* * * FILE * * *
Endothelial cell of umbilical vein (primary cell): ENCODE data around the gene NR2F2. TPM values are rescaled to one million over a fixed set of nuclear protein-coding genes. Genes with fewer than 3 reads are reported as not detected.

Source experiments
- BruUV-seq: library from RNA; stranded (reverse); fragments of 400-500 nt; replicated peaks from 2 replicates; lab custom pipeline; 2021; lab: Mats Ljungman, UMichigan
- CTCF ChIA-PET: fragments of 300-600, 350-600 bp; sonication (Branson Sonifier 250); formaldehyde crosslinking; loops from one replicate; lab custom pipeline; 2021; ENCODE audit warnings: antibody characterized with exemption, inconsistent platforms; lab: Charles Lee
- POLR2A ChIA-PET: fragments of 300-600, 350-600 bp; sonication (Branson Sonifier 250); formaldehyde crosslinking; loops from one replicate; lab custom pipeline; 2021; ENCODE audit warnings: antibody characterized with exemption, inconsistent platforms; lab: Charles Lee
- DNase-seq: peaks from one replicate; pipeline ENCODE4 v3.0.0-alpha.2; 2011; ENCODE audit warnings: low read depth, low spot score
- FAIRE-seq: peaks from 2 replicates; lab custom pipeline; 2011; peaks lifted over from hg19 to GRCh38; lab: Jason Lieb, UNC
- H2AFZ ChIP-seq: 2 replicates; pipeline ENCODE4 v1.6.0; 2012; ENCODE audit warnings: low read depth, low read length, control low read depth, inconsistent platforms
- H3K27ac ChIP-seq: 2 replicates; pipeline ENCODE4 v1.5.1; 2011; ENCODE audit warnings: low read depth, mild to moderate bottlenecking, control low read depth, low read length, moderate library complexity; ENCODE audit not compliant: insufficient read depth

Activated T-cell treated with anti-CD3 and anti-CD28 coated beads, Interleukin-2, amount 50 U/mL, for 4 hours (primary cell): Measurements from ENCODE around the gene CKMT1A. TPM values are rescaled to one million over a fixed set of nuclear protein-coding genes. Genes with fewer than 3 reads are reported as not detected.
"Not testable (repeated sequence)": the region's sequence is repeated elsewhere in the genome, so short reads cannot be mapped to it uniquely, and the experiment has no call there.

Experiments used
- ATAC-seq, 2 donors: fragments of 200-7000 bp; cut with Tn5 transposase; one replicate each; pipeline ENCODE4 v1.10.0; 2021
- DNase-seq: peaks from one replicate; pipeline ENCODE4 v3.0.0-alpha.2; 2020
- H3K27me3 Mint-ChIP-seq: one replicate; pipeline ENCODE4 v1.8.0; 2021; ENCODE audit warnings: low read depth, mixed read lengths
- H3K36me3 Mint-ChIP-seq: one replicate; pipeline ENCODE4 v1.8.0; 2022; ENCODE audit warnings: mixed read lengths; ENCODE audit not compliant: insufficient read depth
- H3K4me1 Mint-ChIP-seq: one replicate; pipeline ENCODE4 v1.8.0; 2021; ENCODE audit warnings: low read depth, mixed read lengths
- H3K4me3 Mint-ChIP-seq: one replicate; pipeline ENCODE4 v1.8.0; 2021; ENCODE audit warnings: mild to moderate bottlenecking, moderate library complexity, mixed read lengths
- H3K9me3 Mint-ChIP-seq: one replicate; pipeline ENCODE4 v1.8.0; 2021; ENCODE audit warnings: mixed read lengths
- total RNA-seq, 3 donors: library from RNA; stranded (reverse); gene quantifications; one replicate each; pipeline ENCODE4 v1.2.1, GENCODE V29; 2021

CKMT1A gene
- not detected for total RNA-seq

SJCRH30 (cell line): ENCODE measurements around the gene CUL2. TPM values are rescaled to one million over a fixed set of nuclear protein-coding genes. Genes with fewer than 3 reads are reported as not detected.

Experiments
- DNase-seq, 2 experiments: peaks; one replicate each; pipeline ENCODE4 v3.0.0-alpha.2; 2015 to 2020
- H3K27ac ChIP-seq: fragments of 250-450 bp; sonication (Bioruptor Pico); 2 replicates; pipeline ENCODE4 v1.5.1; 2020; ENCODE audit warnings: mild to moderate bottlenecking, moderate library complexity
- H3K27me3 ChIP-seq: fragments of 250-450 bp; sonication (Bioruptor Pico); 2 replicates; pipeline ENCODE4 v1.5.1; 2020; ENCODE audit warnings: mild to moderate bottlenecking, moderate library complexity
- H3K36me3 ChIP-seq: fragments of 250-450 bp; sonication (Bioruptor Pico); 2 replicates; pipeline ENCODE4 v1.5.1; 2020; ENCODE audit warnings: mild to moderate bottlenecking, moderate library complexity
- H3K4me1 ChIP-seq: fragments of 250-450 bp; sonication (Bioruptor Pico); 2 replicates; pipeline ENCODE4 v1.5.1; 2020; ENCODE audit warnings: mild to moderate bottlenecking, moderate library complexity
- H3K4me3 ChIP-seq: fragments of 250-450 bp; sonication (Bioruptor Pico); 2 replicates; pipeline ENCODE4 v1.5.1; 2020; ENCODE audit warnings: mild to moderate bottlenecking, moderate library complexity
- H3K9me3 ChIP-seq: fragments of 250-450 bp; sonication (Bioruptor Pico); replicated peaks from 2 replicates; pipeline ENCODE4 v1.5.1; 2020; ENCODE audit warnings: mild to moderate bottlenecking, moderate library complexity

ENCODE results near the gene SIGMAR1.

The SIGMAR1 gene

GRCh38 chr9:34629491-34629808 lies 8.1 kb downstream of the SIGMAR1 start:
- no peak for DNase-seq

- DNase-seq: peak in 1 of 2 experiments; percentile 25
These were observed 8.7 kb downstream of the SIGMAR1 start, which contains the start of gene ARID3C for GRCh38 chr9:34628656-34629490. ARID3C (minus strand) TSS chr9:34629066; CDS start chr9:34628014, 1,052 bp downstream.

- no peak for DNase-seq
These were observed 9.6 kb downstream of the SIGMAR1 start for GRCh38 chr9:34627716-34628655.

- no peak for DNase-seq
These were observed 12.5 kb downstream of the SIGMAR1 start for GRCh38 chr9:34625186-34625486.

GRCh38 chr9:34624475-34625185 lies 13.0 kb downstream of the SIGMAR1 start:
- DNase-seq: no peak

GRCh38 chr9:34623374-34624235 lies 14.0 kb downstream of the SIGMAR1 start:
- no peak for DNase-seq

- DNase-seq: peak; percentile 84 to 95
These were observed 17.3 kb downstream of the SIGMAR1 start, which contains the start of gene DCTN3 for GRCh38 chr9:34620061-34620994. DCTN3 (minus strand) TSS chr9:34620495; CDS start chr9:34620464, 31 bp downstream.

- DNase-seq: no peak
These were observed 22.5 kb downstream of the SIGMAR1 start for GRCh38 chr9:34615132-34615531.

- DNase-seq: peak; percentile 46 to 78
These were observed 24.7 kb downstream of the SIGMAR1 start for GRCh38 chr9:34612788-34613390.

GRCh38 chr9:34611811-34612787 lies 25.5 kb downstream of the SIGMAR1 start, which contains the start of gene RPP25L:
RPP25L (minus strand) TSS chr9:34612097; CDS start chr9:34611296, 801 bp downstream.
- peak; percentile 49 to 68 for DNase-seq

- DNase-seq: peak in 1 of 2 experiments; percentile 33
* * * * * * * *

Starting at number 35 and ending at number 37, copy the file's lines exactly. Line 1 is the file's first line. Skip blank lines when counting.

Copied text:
- no peak for DNase-seq

- DNase-seq: peak in 1 of 2 experiments; percentile 25
These were observed 8.7 kb downstream of the SIGMAR1 start, which contains the start of gene ARID3C for GRCh38 chr9:34628656-34629490. ARID3C (minus strand) TSS chr9:34629066; CDS start chr9:34628014, 1,052 bp downstream.